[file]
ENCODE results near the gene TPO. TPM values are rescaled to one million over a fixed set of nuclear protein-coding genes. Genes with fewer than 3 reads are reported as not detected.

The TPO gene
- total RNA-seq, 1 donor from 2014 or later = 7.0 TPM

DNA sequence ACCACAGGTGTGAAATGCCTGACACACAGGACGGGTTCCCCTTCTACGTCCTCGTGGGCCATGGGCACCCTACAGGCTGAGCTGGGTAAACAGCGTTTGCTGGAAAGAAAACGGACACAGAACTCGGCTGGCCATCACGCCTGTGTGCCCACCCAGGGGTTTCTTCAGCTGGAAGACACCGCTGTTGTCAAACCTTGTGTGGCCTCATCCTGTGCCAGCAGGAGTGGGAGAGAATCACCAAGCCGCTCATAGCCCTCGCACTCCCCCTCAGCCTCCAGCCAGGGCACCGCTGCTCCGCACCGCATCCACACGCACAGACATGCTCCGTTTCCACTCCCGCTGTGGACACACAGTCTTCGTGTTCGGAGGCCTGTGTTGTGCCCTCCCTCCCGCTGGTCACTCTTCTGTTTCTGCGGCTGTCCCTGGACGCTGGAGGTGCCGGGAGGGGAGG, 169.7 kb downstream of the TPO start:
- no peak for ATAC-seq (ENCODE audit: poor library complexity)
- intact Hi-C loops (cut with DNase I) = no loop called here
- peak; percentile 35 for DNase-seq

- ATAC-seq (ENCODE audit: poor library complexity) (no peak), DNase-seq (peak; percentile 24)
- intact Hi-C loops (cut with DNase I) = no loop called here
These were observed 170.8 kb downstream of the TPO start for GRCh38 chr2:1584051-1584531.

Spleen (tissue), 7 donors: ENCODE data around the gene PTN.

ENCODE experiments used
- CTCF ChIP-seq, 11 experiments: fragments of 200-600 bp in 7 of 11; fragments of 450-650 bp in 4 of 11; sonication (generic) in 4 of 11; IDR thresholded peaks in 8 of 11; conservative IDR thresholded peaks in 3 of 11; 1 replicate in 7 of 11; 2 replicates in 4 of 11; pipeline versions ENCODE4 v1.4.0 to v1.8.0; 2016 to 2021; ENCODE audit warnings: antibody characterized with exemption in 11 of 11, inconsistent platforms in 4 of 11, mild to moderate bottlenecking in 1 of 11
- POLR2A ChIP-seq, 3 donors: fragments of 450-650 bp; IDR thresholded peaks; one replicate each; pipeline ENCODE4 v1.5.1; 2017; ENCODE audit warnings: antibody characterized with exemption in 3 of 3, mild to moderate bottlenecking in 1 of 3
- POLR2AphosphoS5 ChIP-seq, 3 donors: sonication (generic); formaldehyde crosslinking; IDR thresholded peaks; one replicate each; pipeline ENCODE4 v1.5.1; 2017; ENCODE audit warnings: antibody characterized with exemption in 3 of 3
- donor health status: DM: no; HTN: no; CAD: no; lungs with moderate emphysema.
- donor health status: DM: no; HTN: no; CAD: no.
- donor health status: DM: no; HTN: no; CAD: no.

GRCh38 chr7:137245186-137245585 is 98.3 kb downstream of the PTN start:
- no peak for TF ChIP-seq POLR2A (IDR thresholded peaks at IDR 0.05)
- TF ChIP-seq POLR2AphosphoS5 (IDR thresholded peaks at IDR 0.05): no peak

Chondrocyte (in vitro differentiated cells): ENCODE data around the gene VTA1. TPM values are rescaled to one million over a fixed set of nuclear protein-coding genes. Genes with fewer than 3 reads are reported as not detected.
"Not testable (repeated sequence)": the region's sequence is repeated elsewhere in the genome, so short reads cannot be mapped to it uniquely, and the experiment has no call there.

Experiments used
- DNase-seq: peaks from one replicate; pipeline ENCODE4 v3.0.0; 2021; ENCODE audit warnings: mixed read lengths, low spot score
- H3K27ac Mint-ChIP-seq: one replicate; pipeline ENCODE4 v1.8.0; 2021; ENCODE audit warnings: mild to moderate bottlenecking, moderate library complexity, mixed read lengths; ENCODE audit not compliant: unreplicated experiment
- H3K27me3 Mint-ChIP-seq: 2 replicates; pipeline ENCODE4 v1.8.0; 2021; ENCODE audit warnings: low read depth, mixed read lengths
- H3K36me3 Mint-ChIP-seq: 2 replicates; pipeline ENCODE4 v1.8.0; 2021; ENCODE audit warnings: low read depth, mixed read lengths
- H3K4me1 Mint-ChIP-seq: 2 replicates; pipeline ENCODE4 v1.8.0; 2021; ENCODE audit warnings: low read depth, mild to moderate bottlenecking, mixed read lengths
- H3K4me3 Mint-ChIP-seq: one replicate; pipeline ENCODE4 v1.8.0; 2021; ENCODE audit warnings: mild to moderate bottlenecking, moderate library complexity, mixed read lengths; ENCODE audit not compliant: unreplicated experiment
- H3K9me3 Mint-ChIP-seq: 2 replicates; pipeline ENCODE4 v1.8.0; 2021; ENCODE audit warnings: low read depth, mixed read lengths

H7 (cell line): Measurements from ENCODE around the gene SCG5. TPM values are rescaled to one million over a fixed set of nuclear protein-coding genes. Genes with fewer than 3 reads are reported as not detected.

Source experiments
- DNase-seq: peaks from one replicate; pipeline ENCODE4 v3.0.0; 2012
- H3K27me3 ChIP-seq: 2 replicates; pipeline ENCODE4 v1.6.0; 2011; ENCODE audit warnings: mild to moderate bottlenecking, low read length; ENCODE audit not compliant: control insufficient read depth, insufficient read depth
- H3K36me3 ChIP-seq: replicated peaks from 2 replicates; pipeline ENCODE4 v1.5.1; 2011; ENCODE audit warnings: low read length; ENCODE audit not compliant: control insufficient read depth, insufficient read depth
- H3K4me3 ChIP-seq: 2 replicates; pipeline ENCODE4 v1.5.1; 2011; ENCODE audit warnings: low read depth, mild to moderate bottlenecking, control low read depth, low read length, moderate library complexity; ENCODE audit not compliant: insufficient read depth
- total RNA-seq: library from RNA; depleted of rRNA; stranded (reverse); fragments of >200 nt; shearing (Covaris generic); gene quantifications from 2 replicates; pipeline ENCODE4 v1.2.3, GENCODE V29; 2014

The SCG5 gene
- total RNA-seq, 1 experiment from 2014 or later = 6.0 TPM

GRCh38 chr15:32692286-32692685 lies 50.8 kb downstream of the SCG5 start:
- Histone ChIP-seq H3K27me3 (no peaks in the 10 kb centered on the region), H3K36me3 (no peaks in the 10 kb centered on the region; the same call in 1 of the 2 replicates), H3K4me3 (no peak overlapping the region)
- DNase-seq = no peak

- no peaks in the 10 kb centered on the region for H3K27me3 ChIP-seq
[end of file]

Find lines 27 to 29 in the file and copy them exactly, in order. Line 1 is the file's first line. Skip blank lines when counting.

- H3K27me3 Mint-ChIP-seq: 2 replicates; pipeline ENCODE4 v1.8.0; 2021; ENCODE audit warnings: low read depth, mixed read lengths
- H3K36me3 Mint-ChIP-seq: 2 replicates; pipeline ENCODE4 v1.8.0; 2021; ENCODE audit warnings: low read depth, mixed read lengths
- H3K4me1 Mint-ChIP-seq: 2 replicates; pipeline ENCODE4 v1.8.0; 2021; ENCODE audit warnings: low read depth, mild to moderate bottlenecking, mixed read lengths